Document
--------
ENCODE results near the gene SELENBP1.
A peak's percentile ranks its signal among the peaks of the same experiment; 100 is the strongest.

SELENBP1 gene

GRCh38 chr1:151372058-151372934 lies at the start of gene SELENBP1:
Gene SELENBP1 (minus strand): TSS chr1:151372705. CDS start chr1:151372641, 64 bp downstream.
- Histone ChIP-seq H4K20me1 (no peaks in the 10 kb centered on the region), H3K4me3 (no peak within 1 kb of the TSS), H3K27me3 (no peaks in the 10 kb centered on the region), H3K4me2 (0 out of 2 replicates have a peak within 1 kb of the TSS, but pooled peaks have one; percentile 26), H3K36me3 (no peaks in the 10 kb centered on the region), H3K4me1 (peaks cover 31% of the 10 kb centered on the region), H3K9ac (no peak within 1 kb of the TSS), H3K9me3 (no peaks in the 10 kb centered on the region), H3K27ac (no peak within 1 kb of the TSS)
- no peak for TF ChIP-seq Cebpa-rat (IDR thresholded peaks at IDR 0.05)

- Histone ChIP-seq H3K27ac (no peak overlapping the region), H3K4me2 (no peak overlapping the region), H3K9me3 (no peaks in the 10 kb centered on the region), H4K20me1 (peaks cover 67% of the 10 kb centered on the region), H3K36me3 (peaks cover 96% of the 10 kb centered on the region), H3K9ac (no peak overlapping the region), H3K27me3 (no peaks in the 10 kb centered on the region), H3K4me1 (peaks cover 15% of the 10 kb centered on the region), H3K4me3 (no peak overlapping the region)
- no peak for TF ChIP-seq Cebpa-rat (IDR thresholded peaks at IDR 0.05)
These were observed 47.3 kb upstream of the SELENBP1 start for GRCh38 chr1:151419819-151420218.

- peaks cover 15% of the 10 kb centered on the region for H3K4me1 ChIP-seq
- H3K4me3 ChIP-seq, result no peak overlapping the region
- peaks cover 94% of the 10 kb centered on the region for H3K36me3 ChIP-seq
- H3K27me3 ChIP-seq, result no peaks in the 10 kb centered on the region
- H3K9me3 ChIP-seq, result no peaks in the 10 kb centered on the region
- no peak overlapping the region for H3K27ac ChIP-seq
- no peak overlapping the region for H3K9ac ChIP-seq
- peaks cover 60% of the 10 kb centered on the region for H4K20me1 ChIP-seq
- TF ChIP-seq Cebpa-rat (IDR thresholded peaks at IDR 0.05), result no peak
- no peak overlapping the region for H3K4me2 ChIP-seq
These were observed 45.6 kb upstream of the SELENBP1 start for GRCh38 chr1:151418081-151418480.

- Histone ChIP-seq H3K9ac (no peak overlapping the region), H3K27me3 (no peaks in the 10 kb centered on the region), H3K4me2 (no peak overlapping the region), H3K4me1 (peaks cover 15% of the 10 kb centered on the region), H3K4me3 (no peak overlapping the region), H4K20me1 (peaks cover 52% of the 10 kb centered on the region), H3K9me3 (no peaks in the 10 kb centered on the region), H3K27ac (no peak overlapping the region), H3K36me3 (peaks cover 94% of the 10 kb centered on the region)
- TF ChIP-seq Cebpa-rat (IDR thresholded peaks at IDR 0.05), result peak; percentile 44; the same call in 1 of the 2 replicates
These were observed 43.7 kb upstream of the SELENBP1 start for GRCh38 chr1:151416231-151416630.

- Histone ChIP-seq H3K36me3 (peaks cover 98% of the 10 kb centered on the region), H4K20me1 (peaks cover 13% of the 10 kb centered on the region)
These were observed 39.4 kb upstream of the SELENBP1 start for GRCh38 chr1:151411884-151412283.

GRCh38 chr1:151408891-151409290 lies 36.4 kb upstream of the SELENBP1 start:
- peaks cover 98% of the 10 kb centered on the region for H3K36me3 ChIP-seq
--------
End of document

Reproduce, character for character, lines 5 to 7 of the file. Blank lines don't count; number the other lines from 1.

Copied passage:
Gene SELENBP1 (minus strand): TSS chr1:151372705. CDS start chr1:151372641, 64 bp downstream.
- Histone ChIP-seq H4K20me1 (no peaks in the 10 kb centered on the region), H3K4me3 (no peak within 1 kb of the TSS), H3K27me3 (no peaks in the 10 kb centered on the region), H3K4me2 (0 out of 2 replicates have a peak within 1 kb of the TSS, but pooled peaks have one; percentile 26), H3K36me3 (no peaks in the 10 kb centered on the region), H3K4me1 (peaks cover 31% of the 10 kb centered on the region), H3K9ac (no peak within 1 kb of the TSS), H3K9me3 (no peaks in the 10 kb centered on the region), H3K27ac (no peak within 1 kb of the TSS)
- no peak for TF ChIP-seq Cebpa-rat (IDR thresholded peaks at IDR 0.05)